coast

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coast,

land bordering an ocean or other large body of water. The line of contact between the land and water surfaces is called the shoreline. It fluctuates with the waves and tides. Sometimes the terms coast and shore are used synonymously, but often shore is interpreted to mean only the zone between the shorelines at high tide and low tide, and coast indicates a strip of land of indefinite width landward of the shore. Classically, coasts have been designated as submergent if they resulted from a rise in the relative sea level and emergent if they resulted from a decline. Young submergent coasts usually are irregular and have deep water offshore and many good harbors, either bays or estuaries. Much of the coast of New England and most of the Atlantic coast of Europe are young submergent coasts according to this classification scheme. Gradually the submergent coast, subjected to erosive attacks of the ocean and other agents, becomes mature. Headlands are worn back to form cliffs, at the base of which deposits of eroded material accumulate as fringing beaches; spits and bars also grow up from material that is carried by currents and deposited in deeper water. The shoreline is called mature when it is smooth, the headlands having been cut away and the bays either filled up or closed off by spits. Emergent shorelines usually have shallow water for some distance offshore. Such shorelines are found along the Atlantic coast of the SE United States and along part of the coast of Argentina, near the Río de la Plata. This classification system does not adequately describe many coasts, partly because many of them exhibit features of both submergence and emergence. Because of these and other problems a classification system that is based on the most recent and predominant geologic agent forming the coast has become popular. Under this scheme, there are essentially two major types of coasts. Primary coasts are youthful coasts formed where the sea rests against a land mass whose topography was formed by terrestrial agents. These coasts include land erosion coasts (Maine), volcanic coasts (Hawaii), deposition coasts (Nile Delta coast), and fault coasts (Red Sea). Secondary coasts are formed chiefly and most recently by marine agents, and may even be primary coasts that have been severely modified by wave action. These coasts include wave erosion coasts, marine deposition coasts, and coasts built by organisms (reefs and mangrove coasts). The nature of the coastline of a country or a state is an important factor in its economic development because it relates to defense, fishing, recreation, and overseas commerce.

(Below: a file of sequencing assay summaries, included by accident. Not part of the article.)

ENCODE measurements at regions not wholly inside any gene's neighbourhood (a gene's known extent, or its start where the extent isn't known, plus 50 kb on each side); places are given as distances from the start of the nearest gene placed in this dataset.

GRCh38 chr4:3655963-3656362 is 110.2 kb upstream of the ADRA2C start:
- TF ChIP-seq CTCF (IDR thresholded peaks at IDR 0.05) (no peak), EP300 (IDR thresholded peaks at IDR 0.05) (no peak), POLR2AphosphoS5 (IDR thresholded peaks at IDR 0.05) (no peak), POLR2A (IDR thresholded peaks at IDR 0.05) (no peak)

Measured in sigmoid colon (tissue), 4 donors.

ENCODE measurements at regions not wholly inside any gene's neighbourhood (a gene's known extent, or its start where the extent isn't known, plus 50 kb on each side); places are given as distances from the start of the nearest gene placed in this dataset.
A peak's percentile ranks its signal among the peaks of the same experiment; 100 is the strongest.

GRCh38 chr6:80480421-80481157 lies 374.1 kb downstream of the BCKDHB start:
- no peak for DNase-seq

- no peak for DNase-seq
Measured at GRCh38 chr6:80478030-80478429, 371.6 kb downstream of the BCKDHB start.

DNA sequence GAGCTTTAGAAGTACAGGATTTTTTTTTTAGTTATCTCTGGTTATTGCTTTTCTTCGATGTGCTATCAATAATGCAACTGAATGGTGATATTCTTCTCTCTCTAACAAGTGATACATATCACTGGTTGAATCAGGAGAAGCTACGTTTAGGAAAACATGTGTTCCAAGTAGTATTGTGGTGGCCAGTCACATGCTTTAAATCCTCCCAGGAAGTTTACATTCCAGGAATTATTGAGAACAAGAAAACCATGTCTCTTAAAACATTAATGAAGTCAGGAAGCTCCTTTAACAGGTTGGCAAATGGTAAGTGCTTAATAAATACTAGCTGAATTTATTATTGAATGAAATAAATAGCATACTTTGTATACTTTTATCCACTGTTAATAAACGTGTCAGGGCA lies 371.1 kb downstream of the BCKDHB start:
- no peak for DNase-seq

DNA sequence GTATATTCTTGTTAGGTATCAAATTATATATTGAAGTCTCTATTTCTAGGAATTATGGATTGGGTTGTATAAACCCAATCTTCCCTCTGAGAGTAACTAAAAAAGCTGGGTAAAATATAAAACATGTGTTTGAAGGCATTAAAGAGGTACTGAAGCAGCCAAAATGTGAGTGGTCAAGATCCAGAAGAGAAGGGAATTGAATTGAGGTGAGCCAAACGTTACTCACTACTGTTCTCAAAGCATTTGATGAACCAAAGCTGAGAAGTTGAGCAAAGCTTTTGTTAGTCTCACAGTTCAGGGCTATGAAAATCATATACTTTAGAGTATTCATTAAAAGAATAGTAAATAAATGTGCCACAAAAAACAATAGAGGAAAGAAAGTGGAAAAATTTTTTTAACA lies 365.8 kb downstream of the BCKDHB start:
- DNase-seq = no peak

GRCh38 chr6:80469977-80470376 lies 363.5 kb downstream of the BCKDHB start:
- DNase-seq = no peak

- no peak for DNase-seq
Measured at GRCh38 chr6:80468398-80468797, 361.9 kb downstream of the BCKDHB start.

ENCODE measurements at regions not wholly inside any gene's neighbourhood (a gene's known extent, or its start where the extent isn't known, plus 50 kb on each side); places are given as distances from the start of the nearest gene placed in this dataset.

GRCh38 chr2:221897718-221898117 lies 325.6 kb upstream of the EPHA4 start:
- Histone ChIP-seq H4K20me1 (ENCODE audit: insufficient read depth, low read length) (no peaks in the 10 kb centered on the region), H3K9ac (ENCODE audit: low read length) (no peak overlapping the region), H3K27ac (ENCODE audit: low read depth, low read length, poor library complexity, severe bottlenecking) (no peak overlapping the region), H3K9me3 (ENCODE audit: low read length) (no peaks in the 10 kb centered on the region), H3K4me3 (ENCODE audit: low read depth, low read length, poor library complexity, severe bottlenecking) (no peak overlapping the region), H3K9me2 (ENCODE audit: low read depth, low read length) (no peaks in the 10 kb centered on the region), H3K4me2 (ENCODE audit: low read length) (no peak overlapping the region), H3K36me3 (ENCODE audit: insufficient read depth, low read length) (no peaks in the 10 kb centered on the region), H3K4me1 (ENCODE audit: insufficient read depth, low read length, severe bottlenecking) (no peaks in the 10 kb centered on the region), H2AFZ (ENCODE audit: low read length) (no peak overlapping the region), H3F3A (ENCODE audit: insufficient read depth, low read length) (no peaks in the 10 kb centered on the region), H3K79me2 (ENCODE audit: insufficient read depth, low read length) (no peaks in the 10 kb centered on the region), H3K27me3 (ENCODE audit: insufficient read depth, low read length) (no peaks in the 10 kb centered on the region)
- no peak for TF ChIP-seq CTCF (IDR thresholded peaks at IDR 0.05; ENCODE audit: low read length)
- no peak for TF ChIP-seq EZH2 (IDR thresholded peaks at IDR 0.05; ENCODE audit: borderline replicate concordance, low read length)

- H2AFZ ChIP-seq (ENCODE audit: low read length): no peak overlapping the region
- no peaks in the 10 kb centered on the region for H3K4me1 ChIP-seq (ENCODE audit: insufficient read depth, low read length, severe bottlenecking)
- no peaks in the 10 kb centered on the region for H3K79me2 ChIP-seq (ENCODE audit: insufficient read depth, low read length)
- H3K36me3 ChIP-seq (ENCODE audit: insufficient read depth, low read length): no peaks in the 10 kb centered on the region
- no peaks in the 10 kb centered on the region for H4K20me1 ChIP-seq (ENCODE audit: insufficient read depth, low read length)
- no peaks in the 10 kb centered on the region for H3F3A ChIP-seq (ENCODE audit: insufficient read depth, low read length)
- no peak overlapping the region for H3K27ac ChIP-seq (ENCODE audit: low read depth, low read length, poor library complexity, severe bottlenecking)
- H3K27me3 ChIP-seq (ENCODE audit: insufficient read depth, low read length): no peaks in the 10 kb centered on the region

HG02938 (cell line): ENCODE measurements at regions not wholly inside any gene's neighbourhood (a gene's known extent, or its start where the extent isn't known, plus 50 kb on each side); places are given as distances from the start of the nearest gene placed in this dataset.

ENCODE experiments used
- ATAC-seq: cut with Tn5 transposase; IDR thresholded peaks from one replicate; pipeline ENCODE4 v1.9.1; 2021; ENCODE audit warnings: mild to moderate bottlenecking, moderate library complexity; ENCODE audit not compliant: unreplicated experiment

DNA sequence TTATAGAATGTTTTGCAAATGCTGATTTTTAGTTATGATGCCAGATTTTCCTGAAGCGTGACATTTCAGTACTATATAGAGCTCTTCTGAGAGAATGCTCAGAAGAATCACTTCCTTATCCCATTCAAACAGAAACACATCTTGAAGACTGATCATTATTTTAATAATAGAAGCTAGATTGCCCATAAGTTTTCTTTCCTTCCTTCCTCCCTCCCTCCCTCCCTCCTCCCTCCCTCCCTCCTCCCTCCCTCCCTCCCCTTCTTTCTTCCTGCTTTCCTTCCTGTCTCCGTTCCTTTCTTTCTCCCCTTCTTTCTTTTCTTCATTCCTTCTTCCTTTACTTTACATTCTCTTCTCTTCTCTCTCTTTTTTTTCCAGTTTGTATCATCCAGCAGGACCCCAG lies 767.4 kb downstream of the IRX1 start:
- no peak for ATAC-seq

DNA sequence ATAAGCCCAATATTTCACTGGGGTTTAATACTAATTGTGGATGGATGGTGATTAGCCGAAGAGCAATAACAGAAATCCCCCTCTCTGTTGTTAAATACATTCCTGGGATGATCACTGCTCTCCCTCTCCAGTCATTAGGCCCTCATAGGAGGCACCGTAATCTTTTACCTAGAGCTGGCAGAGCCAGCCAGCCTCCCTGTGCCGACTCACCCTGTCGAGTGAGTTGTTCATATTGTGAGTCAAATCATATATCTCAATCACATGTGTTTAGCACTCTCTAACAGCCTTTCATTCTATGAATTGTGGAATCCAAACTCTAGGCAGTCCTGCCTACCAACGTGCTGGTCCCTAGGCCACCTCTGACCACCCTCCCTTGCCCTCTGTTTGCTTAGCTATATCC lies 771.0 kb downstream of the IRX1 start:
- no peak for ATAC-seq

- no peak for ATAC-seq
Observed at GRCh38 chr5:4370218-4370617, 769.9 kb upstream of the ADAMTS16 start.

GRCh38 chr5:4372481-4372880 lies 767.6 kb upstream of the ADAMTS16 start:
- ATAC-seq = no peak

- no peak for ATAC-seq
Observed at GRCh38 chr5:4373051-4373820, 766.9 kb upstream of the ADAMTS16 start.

Bibliography

See C. A. M. King, Beaches and Coasts (2d ed. 1972).

COAST

(kohst) An optical interferometer at the Mullard Radio Astronomy Observatory.

coast

[kōst]
(engineering)
A memory feature on a radar which, when activated, causes the range and angle systems to continue to move in the same direction and at the same speed as that required to track an original target.
(geography)
The general region of indefinite width that extends from the sea inland to the first major change in terrain features.

coast

1. 
a. the line or zone where the land meets the sea or some other large expanse of water
b. (in combination): coastland
2. US
a. a slope down which a sledge may slide
b. the act or an instance of sliding down a slope

COAST

References in periodicals archive ?
Last Thursday the centre at the Coastlands Family Church, on Barry's Colcot estate, saw more than 35 people queuing at the door.
We are pleased to be entering such an attractive market and look forward to building a name for our American grill and sushi bar concept in the Coastland Center.
The new markets include Piracicaba, Rio Claro, Sao Joao da Boa Vista, North Coastland and Vale do Paraiba.
Installations in process for later this year are the Broadway Mall, The Galleria of White Plains and Trumbull Shopping Park in the New York market; Spring Hill Mall and Golf Mill in Chicago; North DeKalb Mall and Shannon Southpark in Atlanta; San Jacinto Mall and Sharpstown Center in Houston; Coastland Center in Ft.
Over six months, pupils from Milford Haven School became "Reading Ambassadors" and visited Hakin and Coastlands primary schools once a fortnight to support the younger children with their reading.
The coastlands include the northern basin of the Mackenzie River drainage area.
She was delighted to hand out presents to 1,200 children at Coastlands Family Church in Barry, South Wales.
While winemaker Ross Cobb was studying biology at the University of California, Santa Cruz, in the late 1980s, his father, David, was establishing Coastlands Vineyard in the Free-stone/Occidental area of California's Sonoma Coast.
Cosponsors of the conference included the Southern Professional Nurses Network Chapter of GNA, Mu Kappa Chapter of Sigma Theta Tau International Nursing Honor Society, Magnolia Coastlands AHEC, and the School of Nursing at Georgia Southern University in partnership with the Georgia Southern University Division of Continuing Education.
Just because the trees are bare and there's a chill in the air doesn't mean you have to stay indoors and forget all about our beautiful Welsh coastlands.
When the 'Walypala', whitefellas, arrived from the eastern coastlands pushing ever westward in the search for land and water the Anangu offered their knowledge rather than any hostility and were openly eager to share and show.
Kapiti Coast's iconic Coastlands Mall is in for a $17 million redevelopment.